To Bypass or Not to Bypass?
Knowing how they work, it is possible to completely evade ad blockers, for instance by re-encoding each ad on the fly. The signature of the ad goes polymorphic, a bit how adapting computer viruses defeat anti-virus programs. It is then not possible to list the signatures, since they are always different.
But as a publisher, do you want to stand out as one of only a few sites that force ads on their users?
The Jujitsu of Ad Blocking
Other ways can be found by content publishers, though:
- Ask your visitors to whitelist your site in their ad blocker’s parameters. If your visitors truly value the content you provide, they will do it, as a few ads here and there are a very small price to help you publish the content they keep coming to consume on your site.
- Display premium offers to invite your users to pay a minimum fee to navigate without ads.
- Ask them via a non-obtrusive survey form why they use an ad blocker, which can give you insight and help you better use advertising in the future.
- Display some affiliate content directly hosted on your site (hence not real ads but another way to monetize your site’s real estate).
What Do Big Players Think About It?
The Interactive Advertising Bureau, an advertising business organization made up of more than 650 leading media and technology companies, is strongly against ad blockers as they are viewed as economic suicide for free content on the web. In a CNET interview, Mike Zaneis, its Executive Vice President, says that ad blocking is fundamentally wrong and creates an unsustainable economic situation leading to blockers having to be denied access to publishers’ content.
The controversy is even stronger regarding Eyeo GmbH, the company behind AdBlock Plus, the leader of the plugin market, as they block all adds by default, while asking advertisers to pay an undislosed amount to be whitelisted under the guise of an acceptable ads manifesto. Since this company is funded by advertising, it is at the same time judge and party, which “might not seem palatable” for a publisher like The Guardian.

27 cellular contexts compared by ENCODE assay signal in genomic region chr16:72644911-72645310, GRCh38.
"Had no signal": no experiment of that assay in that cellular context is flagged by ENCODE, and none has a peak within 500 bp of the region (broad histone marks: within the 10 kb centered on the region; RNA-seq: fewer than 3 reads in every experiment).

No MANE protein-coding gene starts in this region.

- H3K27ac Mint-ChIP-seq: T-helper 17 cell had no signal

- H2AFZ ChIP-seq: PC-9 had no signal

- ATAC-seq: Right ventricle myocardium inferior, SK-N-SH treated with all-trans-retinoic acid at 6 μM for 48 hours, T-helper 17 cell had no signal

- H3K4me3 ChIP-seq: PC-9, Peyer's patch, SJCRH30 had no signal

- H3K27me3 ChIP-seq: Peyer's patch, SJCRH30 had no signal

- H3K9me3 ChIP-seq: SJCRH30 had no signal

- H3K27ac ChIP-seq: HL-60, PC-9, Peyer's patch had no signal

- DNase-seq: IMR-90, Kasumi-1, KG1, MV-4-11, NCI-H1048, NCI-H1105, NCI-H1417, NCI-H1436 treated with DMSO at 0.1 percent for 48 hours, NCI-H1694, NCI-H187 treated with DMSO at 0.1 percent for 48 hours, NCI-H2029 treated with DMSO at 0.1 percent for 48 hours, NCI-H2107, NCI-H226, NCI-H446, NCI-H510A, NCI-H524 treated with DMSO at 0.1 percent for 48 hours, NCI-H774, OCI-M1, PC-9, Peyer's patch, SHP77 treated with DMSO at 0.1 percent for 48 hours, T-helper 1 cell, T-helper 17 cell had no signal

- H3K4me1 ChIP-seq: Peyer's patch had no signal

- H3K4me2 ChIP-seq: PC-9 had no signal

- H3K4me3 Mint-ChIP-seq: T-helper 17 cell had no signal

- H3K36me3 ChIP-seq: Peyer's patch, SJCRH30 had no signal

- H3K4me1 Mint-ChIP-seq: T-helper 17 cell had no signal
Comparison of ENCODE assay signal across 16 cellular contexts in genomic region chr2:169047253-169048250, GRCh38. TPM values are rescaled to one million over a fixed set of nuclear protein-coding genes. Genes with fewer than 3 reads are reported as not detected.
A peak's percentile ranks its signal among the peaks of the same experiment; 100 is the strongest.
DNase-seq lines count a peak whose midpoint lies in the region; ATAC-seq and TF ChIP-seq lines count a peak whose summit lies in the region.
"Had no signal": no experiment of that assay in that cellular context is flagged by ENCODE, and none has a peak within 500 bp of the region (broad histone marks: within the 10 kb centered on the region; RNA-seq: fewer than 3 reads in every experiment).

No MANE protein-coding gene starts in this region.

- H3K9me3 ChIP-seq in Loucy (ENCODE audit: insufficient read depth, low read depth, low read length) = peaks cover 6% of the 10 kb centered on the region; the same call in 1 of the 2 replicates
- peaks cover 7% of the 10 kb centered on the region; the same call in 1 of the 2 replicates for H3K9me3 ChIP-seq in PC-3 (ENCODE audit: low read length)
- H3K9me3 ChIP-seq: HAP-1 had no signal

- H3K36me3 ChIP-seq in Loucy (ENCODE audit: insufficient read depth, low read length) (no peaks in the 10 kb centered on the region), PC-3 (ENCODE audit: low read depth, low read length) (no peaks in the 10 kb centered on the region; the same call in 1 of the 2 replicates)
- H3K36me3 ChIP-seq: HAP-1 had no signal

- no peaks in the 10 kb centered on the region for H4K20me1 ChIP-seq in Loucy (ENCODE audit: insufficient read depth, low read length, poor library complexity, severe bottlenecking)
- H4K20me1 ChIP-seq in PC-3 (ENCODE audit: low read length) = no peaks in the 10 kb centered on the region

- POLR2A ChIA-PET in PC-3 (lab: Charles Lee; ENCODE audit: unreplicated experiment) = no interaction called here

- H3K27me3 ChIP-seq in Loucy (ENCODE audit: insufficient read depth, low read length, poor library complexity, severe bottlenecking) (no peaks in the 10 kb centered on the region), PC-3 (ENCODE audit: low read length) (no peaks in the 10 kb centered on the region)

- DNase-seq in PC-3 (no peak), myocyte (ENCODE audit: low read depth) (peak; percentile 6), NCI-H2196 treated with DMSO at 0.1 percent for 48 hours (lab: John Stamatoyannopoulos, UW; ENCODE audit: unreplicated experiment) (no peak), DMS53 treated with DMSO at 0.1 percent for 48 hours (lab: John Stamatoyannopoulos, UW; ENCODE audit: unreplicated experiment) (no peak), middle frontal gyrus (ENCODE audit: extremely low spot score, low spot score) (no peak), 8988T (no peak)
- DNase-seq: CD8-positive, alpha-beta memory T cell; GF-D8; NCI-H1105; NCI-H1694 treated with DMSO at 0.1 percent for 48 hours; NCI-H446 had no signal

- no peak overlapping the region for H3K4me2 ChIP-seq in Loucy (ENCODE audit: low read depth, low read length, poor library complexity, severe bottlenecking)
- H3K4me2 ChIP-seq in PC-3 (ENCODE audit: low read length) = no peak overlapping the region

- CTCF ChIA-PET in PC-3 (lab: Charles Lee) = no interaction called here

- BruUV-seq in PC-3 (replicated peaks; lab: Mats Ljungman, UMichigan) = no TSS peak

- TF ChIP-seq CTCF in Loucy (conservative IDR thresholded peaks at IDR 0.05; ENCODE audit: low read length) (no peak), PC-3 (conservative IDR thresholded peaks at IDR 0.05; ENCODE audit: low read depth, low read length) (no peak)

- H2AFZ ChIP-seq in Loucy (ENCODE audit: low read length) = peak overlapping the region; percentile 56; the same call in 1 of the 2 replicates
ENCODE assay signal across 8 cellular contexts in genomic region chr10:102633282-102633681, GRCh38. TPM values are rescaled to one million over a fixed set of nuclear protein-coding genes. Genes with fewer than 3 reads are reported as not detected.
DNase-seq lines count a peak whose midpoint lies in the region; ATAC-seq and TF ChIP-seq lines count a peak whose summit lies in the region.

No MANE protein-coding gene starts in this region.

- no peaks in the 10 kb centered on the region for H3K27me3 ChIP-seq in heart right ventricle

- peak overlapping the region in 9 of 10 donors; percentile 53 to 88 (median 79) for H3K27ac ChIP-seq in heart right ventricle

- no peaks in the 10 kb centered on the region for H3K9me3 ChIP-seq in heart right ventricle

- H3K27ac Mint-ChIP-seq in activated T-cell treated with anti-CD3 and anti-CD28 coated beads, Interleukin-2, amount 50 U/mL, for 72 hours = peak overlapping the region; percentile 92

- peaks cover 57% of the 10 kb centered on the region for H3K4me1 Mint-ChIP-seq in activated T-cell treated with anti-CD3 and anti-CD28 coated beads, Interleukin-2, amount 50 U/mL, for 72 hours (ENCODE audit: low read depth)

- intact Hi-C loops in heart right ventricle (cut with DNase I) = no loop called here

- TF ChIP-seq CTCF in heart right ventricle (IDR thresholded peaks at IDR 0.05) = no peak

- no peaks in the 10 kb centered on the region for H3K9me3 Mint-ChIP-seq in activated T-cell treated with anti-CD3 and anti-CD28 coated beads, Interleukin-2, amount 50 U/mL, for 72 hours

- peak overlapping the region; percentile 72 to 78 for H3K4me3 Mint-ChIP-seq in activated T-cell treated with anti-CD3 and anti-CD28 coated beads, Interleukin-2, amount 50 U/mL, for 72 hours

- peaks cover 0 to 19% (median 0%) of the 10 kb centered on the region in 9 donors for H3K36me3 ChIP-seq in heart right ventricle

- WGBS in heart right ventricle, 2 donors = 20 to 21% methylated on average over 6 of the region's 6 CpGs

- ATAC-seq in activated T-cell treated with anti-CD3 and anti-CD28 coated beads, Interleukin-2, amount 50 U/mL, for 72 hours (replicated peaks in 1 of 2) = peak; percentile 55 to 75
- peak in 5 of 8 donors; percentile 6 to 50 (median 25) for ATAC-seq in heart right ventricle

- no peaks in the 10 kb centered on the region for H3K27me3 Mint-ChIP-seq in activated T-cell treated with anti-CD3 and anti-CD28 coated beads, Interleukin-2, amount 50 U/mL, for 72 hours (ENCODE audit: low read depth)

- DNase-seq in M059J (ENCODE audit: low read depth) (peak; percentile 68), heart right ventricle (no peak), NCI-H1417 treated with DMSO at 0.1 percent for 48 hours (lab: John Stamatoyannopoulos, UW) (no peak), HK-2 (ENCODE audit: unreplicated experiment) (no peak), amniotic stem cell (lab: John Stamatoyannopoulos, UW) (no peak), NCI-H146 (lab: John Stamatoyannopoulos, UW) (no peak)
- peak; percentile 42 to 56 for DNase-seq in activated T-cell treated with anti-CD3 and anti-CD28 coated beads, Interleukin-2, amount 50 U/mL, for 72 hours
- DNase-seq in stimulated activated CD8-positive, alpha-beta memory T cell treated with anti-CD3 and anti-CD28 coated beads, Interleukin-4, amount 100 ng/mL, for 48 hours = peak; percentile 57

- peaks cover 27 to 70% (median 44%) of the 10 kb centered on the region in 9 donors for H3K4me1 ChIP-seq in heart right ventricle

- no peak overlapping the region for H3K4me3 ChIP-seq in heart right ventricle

Whatever you may think about ad-blocking software, these plugins are used a lot and will probably keep being used for quite some time. Thus, to alleviate their effect on your revenue stream, you should not depend on ads alone for your revenue but instead find other ways to monetize your content.
Be Creative with Your Revenue Sources
If a visitor blocks your ads, it may be a sign you should get more creative with your revenue sources. There are many ways to monetize your content, and aggressive advertising that bypasses an ad blocker and potentially antagonizing your users, may not be the best way to do so.
By displaying and linking to specific products related to either your content, your demographics, or both, you can provide a service to your users that is not as intrusive as regular ads. You can completely customize its design and integrate it naturally into your content.
In the Pay-per-view model, a user can consume a bit of your content, say the first part of an article, and be asked to pay a small amount to be able to read the rest of it.
The paywall model is a generalization of pay-per-view. Instead of paying for one piece of content, the user is asked to pay for a bundle subscription, usually time-based (e.g. full access to all content for one month).